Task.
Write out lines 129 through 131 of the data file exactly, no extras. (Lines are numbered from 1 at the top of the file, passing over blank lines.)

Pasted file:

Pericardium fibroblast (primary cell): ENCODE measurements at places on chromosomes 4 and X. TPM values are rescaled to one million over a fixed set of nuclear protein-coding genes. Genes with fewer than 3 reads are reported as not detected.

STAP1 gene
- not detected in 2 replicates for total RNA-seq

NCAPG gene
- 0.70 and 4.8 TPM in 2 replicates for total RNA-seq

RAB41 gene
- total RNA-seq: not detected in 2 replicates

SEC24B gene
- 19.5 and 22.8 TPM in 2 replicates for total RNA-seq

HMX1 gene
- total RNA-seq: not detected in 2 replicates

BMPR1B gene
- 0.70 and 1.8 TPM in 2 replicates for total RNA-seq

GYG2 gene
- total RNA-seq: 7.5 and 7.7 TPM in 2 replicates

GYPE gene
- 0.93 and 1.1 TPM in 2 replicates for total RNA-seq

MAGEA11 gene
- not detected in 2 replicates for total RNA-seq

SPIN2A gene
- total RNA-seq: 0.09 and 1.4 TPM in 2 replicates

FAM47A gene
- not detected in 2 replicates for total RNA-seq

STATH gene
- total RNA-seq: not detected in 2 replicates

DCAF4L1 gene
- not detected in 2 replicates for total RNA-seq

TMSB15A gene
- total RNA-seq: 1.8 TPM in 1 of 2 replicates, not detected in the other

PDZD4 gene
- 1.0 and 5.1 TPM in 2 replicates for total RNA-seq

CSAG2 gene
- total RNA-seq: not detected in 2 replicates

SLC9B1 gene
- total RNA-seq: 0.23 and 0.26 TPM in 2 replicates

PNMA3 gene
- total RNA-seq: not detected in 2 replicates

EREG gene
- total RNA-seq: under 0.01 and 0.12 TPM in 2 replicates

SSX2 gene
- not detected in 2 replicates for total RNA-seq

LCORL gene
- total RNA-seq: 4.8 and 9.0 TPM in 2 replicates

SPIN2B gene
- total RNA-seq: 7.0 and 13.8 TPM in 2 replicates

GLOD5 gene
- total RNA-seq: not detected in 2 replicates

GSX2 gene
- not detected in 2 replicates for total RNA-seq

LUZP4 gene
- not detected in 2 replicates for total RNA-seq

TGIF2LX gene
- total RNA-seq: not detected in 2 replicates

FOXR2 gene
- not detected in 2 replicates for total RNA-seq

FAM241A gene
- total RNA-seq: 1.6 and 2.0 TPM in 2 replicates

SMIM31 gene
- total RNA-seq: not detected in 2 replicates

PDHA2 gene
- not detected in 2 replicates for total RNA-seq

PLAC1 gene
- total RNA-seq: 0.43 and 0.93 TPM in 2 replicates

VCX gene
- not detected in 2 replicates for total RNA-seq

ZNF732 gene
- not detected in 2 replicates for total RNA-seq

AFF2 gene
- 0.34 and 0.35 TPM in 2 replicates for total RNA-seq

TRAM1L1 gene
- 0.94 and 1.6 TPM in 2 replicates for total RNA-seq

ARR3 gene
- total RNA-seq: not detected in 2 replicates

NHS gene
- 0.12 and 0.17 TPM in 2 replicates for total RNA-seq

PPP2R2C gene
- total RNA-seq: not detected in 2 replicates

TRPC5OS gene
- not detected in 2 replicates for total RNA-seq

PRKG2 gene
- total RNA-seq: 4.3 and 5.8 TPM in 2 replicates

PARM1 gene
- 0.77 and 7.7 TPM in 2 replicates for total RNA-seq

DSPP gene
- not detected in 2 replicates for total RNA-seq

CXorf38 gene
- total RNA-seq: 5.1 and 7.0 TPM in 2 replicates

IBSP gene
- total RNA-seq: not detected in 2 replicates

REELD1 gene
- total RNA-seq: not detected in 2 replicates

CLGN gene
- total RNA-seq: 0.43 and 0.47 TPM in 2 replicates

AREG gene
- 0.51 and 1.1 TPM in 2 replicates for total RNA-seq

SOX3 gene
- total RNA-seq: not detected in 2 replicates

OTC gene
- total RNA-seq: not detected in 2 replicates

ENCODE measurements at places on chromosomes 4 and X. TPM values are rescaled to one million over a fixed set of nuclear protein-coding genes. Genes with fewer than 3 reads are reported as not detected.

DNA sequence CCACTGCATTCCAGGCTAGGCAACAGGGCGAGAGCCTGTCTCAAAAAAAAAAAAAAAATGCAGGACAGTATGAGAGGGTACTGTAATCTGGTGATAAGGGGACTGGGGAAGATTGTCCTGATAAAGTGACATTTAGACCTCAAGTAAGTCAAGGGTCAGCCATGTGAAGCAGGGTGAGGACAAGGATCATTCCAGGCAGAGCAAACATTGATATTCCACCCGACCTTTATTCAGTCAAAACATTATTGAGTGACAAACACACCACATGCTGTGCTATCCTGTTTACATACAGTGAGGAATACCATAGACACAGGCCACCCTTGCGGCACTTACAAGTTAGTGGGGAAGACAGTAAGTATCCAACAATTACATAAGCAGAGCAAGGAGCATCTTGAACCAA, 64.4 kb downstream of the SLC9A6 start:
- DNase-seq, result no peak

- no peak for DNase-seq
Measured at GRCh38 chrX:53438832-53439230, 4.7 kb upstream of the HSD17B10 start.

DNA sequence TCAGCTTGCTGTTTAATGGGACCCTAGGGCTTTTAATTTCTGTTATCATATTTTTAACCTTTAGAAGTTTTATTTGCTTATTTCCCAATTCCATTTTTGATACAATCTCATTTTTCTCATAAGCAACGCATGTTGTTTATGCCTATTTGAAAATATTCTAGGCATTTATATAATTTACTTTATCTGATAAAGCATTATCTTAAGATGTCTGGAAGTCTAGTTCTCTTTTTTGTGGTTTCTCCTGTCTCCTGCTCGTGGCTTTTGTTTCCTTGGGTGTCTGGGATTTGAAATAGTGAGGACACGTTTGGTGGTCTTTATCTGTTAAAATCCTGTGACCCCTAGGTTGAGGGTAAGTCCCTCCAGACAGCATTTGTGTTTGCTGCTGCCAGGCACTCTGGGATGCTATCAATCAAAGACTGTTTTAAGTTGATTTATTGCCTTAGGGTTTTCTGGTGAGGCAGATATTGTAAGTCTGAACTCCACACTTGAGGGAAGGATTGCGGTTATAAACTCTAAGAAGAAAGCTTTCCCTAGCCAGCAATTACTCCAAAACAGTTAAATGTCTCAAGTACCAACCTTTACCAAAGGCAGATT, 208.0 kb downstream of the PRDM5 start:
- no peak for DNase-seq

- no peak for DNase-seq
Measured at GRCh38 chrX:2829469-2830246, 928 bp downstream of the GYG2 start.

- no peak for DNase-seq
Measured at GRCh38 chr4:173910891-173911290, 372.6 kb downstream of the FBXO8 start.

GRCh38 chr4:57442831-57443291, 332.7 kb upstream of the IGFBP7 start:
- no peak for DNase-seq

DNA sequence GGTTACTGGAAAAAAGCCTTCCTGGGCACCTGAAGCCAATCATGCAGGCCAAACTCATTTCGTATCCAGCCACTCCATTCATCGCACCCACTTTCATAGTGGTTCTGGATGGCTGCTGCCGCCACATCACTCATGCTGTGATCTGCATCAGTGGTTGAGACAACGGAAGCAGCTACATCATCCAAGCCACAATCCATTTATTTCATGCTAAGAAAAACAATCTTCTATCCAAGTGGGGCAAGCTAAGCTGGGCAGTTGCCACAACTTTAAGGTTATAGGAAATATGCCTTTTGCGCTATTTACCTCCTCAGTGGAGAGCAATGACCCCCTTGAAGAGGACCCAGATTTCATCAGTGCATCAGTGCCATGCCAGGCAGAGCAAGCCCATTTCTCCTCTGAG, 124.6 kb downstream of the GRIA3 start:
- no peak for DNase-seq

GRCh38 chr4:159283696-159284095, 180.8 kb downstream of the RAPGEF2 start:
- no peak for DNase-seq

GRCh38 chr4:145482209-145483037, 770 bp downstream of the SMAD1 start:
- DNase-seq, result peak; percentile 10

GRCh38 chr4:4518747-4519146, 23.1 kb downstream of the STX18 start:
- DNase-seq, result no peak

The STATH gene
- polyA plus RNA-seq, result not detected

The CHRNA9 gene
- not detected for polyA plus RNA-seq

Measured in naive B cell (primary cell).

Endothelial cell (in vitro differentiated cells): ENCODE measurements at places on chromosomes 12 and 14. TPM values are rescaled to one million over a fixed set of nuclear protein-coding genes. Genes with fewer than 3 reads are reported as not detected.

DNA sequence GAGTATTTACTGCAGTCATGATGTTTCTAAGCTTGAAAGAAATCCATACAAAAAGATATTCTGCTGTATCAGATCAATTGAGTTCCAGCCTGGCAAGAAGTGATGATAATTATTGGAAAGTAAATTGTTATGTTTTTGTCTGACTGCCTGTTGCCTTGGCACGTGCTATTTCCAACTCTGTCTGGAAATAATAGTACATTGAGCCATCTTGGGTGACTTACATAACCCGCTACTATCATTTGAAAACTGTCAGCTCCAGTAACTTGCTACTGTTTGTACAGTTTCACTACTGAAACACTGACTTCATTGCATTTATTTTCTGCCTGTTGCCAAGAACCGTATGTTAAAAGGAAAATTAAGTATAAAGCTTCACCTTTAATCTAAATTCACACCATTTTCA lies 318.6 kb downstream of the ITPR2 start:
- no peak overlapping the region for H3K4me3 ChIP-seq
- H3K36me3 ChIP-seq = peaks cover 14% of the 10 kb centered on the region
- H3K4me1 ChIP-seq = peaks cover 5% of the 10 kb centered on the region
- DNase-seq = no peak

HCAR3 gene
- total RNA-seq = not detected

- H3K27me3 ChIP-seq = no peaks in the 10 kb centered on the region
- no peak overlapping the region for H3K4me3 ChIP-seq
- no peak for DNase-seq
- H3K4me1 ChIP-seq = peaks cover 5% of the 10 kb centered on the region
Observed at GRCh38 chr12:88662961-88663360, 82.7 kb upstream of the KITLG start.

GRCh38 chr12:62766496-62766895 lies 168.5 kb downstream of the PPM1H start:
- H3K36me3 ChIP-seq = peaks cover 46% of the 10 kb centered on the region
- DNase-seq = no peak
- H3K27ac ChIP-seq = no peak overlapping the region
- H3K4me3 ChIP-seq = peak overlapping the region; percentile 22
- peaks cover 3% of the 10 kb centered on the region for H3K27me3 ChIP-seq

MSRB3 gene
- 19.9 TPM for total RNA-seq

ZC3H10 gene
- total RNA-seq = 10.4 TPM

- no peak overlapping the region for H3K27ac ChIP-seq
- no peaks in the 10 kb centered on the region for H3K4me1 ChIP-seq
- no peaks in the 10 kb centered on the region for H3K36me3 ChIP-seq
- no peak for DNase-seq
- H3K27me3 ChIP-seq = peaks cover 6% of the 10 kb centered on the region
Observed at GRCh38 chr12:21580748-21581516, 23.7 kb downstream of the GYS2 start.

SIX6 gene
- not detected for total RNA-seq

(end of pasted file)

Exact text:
- H3K36me3 ChIP-seq = peaks cover 14% of the 10 kb centered on the region
- H3K4me1 ChIP-seq = peaks cover 5% of the 10 kb centered on the region
- DNase-seq = no peak